New Belgium Fat Tire Amber

beers_ft_0In the world of beer geeks, popularity can sometimes breed contempt. Among the top-rated beers on sites like RateBeer and Beer Advocate are the rarest of rare beers, gems like Kate the Great and Allagash Gargamel. Alternatively, brews from the country’s biggest craft brewers tend to slip down the ratings ladder the greater their distribution. These trends aren’t necessarily without merit – I’m with the majority in agreeing that KtG is the best stout I’ve ever had, and often brewers will compromise with ingredients and brewing methods to produce beer at a scale to distribute nationally. However, I’ve never seen a beer I truly love subject to more derision among beer geeks than New Belgium’s Fat Tire.

Producing well over 400,000 barrels of beer ever year, New Belgium is among the US’s largest craft breweries, behind only Sam Adams and Sierra Nevada. Founded back in 1991 after a fateful trip to the breweries of Belgium, brewer Jeff Lebesch and now-CEO Kim Jordan have grown a socially conscious and forward-thinking brewery over the last two decades. New Belgium is wind-powered, employee-owned and one of the best places to work in the country, natch.

Two more cool things – New Belgium hosts the annual Tour de Fat bike parade and music festival, and has one of the prettiest breweries in the country.

You may ask “what about the beer, Josh?” New Belgium’s roots are firmly in Belgian styles, with a trippel, wit, black ale, dunkel and framboise along with some limited-release beers and American-Belgian hybrids. Of course, their Fat Tire Amber Ale is the most famous beer to come from the brewery. The brewery describes the beer thusly; “people [like] everything about it… toasty, biscuit-like malt flavors coasting in equilibrium with hoppy freshness.” Conversely, lots of online reviews place it between average and Coors Light of microbrews.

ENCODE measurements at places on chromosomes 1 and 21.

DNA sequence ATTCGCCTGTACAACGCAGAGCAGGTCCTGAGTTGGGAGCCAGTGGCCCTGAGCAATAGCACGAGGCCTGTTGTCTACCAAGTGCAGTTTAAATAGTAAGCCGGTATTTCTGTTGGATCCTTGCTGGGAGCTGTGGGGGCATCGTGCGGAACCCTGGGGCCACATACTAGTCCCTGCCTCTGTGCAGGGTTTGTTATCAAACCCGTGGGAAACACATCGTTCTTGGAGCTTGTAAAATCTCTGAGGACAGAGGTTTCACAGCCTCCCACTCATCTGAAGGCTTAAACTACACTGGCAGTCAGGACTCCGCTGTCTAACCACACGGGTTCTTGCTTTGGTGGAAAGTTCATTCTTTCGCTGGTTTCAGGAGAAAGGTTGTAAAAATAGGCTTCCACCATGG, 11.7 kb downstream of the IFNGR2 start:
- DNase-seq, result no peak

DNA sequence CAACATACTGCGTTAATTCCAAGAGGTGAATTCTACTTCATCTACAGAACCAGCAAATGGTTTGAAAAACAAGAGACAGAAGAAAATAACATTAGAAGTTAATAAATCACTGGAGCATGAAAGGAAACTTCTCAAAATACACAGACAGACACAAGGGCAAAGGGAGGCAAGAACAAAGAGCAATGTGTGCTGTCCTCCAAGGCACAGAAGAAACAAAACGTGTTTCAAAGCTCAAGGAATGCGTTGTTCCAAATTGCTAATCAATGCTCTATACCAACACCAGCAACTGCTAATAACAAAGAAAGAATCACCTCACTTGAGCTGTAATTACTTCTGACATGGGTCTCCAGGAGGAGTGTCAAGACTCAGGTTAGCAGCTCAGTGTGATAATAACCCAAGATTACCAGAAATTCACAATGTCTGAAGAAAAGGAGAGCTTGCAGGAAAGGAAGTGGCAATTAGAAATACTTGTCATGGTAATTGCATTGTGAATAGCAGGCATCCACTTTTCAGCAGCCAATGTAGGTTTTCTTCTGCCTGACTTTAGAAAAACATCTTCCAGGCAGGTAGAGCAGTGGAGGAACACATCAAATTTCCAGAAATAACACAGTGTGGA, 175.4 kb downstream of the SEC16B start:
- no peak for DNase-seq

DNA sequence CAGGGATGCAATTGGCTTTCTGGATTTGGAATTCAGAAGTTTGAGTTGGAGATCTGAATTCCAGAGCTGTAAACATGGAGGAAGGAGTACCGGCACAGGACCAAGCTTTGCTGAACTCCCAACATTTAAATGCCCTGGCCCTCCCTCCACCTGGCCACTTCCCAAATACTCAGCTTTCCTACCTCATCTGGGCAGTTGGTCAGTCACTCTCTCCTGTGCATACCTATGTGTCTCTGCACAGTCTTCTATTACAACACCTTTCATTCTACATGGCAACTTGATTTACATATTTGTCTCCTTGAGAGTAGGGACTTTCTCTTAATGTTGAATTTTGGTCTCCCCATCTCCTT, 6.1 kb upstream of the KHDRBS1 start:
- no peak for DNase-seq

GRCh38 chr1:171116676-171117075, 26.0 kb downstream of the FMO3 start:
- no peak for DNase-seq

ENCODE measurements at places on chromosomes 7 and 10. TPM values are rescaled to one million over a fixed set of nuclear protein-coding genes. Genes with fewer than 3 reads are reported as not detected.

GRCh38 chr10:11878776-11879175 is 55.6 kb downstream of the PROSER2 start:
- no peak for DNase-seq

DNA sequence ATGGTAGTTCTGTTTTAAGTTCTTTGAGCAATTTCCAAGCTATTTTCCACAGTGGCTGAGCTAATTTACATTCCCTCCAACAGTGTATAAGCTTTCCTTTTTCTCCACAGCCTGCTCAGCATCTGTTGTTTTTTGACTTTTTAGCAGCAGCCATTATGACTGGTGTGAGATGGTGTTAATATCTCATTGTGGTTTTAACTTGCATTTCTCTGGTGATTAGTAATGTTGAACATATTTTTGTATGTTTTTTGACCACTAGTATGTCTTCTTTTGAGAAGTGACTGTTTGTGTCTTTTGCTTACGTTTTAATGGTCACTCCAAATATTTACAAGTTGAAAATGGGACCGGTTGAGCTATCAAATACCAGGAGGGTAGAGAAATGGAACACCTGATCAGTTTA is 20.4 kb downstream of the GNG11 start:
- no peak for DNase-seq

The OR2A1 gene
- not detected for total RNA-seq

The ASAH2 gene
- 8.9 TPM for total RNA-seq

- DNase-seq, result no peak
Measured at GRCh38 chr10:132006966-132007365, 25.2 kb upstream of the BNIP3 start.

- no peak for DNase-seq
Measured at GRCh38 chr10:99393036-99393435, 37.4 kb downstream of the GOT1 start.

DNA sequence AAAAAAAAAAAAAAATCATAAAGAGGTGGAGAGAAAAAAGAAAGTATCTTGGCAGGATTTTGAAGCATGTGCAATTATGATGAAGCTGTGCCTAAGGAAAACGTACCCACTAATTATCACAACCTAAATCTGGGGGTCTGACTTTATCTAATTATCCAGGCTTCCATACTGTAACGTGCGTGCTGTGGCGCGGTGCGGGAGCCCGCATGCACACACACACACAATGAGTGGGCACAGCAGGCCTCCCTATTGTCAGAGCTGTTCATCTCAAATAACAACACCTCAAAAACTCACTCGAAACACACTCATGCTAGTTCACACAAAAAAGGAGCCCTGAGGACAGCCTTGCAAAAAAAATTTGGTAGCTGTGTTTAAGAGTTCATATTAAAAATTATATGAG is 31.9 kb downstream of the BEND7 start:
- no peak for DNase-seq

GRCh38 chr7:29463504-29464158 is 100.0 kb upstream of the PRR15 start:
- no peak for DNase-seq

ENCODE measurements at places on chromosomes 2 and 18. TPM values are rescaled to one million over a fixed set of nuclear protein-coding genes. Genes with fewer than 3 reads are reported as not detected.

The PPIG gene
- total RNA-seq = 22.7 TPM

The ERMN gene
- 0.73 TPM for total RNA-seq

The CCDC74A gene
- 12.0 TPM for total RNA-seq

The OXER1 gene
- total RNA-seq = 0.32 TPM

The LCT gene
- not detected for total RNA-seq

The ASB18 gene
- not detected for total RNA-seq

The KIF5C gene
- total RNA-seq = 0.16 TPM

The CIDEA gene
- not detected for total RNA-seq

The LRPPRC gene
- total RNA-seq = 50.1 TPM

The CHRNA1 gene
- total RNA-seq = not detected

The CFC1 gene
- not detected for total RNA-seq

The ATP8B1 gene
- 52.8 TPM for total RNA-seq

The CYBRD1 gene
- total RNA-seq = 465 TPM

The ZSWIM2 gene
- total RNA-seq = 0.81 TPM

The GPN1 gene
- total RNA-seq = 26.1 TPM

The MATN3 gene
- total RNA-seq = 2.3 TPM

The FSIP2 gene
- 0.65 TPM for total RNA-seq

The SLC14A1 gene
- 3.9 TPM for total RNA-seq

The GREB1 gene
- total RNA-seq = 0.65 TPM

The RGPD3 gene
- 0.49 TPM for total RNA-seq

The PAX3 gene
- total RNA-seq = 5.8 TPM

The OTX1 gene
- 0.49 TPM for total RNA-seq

Personally, I fall more in the “like everything about it” camp. I had my Fat Tire (from a can!) poured in a Magic Hat tulip glass. The brew tends a little more towards pale than amber in color, settling in at a khaki color. Head is white and frothy, but subsides quickly to leave a healthy amount of lace. The nose is toasty biscuit, with a citrus hop backbone.

The first and strongest flavor in the Fat Tire is the biscuit maltiness of my favorite pales and ambers. It doesn’t get too much more complex than that, as the bready flavor remains until a citric hop finish, dry and just a little bitter. As the beer gets a little closer to room temperature, the malt takes on a toastier flavor, and some spicier hops join the citrus notes in the finish. In terms of mouthfeel, carbonation is pretty active, and the body is light and drinkable. Overall the beer tends a bit to the sweet side, not enough to become unbalanced.

I can see why this beer gets a bit of a harsh review from beer lovers – there is nothing “extreme” about it. It isn’t super-hoppy, high alcohol, sour or brewed with strange ingredients or according to a centuries-old recipe. It is, however, a subtle and accessible session beer. I can certainly see why New Belgium is growing at the rate they are – Fat Tire is not only a well-brewed beer, but is a perfect gateway brew for people that wouldn’t ever try a HopSlam or Chipotle Ale. I, for one, celebrate such a tasty session beer, and think it has a place on the shelves of beer lovers, beer newbies, beer geeks and beer snobs. It holds a place in my heart as a favorite, and will certainly have a place in my fridge if New Belgium’s distribution ever includes Maine.

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2 responses to “New Belgium Fat Tire Amber

  1. Great review & well-stated! There was JUST a thread the other day somewhere about Fat Tire, people talking down about it. I get tired of all the douchebaggery around good beers that suddenly become popular – as if obscurity accurately defines what’s good about a beer.

    I’m not a big amber ale fan to begin with, but FT’s solid. And you’re right – it’s a great session beer. It’s also a fantastic gateway to other craft beers and a whole world of beer discoveries. 🙂

  2. Pingback: In Defense of Cans | Brews and Books

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